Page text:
Thanks.

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Solid State, I do not have that problem with the stock front rotor, or my aftermarket oversized floating front rotor.

I checked today, and I get 2-3 turns or more per spin.

I did have a similar problem in the past, but it was a bad brake line. It got bad enough, that it would stop in the air over jumps.

kwoody51, I have used several different sizes. I ended up with a 6.5mm/.246" drill bit.

On the older style Honda pads ( that didn’t have this problem), the piston side had a hole that were 6.45mm x 7mm, in a oval shape, front to rear being longer. The newer Honda piston pads measure 6.20mm x 7mm, and the heat shield is not aligned as well either. This misalignment causes a ratcheting action, which will not let the pad relax every single time the brake is applied. I noticed several times, that it made the pad crooked and it was stuck on the metal shield. The pins are 6mm in diameter.

Also I made a note to the newer pads, have Nissan stamped in the metal of the pad, under the heat shields. The older pads do not have Nissan stamped into them.

Here is my last recorded picture, taken after last weekends race. The picture is a little off center, but the pads measure out the same thickness with 6 hours on them. No sand and nothing other than prepped dirt/clay tracks.

DSCN0269.jpg

Don't settle for, "It's just the way it is" I've heard this crap for 20 years, about all kinds of stuff and I never pay any attention to it, I correct it!

Jason

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Use an organic compound on the static side, and a sintered metallic on the piston side. Or you could grind half of the left side material away so they will end up even. Or, oil up the piston side pad before every ride. Or, you could just not worry about it, and accept it as something you cannot change.

I can't believe how much time I just wasted that I will never get back!

A little unevenness is expected, but not 60% difference between the two pads. If I'm metal to metal on the piston side, and have a 1mm left on the inside pad. Then, I wouldn't be worried about it! This is the fix that me and my friends have found to be the cure. There is clearly a difference between the two part numbered pads and it is noticeable when you measure the pin holes. Over .030" difference and the shields are misaligned, which I feel is the biggest problem. I have never seen this on any other bike that I have owned out of 30+ bikes, street or dirt.

Jason

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Solid State, I do not have that problem with the stock front rotor, or my aftermarket oversized floating front rotor.

I checked today, and I get 2-3 turns or more per spin.

I did have a similar problem in the past, but it was a bad brake line. It got bad enough, that it would stop in the air over jumps.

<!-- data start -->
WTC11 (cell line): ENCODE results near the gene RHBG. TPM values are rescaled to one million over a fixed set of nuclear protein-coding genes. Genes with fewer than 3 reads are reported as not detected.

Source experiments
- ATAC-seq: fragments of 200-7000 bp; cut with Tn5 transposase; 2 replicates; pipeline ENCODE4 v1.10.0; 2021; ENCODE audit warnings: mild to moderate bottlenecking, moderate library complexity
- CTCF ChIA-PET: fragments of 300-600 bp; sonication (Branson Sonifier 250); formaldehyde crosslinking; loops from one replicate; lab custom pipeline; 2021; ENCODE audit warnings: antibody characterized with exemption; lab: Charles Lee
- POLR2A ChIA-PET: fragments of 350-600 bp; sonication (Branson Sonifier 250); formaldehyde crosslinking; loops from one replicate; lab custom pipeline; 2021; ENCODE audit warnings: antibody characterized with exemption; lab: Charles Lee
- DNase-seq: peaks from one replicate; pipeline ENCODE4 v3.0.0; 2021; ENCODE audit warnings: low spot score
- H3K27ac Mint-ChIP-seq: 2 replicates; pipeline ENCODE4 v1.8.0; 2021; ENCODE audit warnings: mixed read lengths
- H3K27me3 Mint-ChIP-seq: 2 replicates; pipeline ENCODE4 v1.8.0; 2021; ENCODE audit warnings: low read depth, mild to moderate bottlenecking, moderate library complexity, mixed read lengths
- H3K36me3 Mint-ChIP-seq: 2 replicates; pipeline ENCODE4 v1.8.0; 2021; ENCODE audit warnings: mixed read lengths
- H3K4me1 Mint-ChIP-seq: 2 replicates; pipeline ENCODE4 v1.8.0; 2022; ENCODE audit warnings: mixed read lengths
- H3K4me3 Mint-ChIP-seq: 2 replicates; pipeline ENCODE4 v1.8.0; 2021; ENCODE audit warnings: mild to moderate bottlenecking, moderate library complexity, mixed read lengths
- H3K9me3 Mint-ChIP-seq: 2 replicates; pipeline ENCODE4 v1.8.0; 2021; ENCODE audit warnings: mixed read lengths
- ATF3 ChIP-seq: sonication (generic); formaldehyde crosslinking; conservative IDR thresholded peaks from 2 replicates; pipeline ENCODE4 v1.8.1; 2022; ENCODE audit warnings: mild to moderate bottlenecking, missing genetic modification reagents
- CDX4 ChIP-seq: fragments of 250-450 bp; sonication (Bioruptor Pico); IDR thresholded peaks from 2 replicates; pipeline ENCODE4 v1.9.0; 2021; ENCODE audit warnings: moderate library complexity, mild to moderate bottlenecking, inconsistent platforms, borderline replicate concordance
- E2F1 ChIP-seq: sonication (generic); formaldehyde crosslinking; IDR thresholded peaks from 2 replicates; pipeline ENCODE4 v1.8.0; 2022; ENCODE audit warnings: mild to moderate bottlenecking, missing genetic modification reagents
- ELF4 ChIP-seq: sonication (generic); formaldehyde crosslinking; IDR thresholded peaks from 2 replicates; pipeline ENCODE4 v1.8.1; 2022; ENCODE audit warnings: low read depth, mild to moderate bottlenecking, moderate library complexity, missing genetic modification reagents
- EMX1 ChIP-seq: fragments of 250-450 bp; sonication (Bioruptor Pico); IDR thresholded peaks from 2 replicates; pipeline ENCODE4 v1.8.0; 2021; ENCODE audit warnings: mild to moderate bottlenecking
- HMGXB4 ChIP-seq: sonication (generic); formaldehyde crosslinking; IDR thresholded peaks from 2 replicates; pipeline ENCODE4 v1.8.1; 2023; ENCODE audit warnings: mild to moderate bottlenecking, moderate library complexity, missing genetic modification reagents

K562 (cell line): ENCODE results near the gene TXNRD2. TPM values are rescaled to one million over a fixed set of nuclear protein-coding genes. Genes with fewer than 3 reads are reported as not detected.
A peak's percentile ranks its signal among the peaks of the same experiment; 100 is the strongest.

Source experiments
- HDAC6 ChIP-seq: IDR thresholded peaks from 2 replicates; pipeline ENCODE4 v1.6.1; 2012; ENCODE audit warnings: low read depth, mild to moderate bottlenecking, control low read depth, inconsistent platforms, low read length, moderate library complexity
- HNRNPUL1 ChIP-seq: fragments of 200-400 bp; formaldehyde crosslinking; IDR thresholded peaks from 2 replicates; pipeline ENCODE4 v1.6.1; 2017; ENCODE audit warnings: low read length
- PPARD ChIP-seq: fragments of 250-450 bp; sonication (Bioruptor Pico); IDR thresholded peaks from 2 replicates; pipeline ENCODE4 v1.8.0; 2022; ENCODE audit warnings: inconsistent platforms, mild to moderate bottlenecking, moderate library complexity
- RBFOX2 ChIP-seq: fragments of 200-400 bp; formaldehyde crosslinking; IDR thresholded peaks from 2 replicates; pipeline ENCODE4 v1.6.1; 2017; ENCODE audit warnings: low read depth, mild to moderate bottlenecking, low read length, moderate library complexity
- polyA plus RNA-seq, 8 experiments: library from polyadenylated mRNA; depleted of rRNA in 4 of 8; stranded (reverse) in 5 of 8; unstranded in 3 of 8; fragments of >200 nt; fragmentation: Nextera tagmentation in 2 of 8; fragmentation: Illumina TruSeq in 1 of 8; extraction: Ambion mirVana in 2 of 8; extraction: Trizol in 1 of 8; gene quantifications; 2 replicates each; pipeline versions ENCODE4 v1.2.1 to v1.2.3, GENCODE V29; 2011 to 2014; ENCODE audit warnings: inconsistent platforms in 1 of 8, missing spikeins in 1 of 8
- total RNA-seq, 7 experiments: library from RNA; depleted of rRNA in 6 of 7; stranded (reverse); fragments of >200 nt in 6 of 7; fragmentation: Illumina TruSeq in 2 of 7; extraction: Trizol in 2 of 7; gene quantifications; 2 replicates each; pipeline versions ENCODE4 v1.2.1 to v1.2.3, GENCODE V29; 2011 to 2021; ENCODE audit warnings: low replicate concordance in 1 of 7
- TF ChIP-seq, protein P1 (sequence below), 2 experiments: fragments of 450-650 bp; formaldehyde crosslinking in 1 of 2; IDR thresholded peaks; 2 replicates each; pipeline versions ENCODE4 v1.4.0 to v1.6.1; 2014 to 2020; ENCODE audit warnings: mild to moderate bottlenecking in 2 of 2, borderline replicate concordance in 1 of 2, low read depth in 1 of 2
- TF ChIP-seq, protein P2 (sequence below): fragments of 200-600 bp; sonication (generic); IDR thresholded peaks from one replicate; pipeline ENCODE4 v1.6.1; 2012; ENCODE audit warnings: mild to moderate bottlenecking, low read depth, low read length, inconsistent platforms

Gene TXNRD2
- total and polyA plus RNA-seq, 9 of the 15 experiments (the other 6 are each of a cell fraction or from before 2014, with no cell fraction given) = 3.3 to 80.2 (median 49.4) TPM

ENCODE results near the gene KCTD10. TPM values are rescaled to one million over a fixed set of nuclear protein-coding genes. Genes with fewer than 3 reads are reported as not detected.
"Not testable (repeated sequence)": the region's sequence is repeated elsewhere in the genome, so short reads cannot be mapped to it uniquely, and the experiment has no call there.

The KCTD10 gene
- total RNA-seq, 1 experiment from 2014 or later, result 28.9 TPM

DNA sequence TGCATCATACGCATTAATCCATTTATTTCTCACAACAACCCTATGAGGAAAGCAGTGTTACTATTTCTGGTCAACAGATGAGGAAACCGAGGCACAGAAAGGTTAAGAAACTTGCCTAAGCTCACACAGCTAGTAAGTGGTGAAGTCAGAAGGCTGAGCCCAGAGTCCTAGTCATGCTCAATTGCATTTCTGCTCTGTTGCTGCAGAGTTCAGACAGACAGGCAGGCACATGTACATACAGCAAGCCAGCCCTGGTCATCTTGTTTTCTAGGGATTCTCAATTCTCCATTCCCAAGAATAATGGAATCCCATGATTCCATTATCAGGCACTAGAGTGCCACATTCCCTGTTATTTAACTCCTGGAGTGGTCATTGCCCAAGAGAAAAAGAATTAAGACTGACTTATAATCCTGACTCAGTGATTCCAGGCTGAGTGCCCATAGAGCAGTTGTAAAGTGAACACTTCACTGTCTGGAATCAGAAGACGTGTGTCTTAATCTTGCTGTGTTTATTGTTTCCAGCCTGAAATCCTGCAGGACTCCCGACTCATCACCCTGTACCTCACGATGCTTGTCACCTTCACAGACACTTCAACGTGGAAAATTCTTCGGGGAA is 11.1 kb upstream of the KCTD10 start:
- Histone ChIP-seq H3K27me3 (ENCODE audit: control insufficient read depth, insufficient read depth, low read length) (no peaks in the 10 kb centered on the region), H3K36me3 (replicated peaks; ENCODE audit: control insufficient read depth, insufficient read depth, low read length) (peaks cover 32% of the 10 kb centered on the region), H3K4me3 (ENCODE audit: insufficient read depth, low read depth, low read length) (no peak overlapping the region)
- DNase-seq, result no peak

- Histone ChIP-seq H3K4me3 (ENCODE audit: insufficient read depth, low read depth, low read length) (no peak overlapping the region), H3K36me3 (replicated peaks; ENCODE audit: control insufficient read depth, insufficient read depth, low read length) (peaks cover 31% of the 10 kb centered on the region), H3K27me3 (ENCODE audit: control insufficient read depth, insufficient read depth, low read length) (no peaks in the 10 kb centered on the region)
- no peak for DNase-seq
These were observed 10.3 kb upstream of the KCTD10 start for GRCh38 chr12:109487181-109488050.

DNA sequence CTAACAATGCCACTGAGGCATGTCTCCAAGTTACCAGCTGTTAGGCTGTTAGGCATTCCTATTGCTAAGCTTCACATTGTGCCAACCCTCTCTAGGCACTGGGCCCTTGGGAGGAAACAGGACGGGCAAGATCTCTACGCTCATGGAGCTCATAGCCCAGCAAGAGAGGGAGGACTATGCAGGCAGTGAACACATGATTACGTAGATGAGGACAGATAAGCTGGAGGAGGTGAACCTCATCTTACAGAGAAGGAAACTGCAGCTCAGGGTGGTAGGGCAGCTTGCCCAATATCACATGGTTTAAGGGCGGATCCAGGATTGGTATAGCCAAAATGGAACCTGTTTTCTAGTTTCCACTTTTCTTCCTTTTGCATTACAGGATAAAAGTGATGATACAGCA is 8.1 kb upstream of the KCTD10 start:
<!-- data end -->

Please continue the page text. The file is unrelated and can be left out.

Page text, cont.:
Well that's what I thought. Have you ever heard of the master cylinder causing the problem after a crash? I am suspecting that a recent hit to the brake lever caused some damage to the master cylinder piston (which is an internally threaded design - acting like a screw when pushed) or the threaded housing of the master cylinder that the piston turns against. My theory is that the piston does not retract enough now after application causing higher than normal static pressure in the brake line. Since you sound like a guy that digs into details I would be interested in your opinion on this. Do you have advice on how to proceed further? I don't want to waste my time if someone else has been there - done that. I'm also not into ignoring it if it will cause more problems down the line.

Thanks.

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It's hard to say, without having it in my hands. However, sure a crash can bend the push rod or tweak the piston and can cause problems.

If you feel its the master cylinder, take it apart and inspect it. Look for wear spots, or bent parts. A new rod and piston rebuild kit can be purchased for around $30.

How hours are on your bike?

Jason

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Low hours - maybe 15. Is there a MC "rebuild kit" or just purchase individual parts?

If individual parts, seems like the whole unit is about $125. If the piston's threads are somewhat galled then the cylinder it mates with is likely spent as well. I don't think it would be easy to tell without new parts for comparison.

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There is a piston assembly and the push rod is separate.

If the bore is gallled, or even scatched, I would just replace the unit. I have honed them out with ball hones, but you can usually buy a unit for close to the same costs, when you factor in the labor & tools needed. I have all those kinds of tools, and I like to fix them, when they can be fixed.

Jason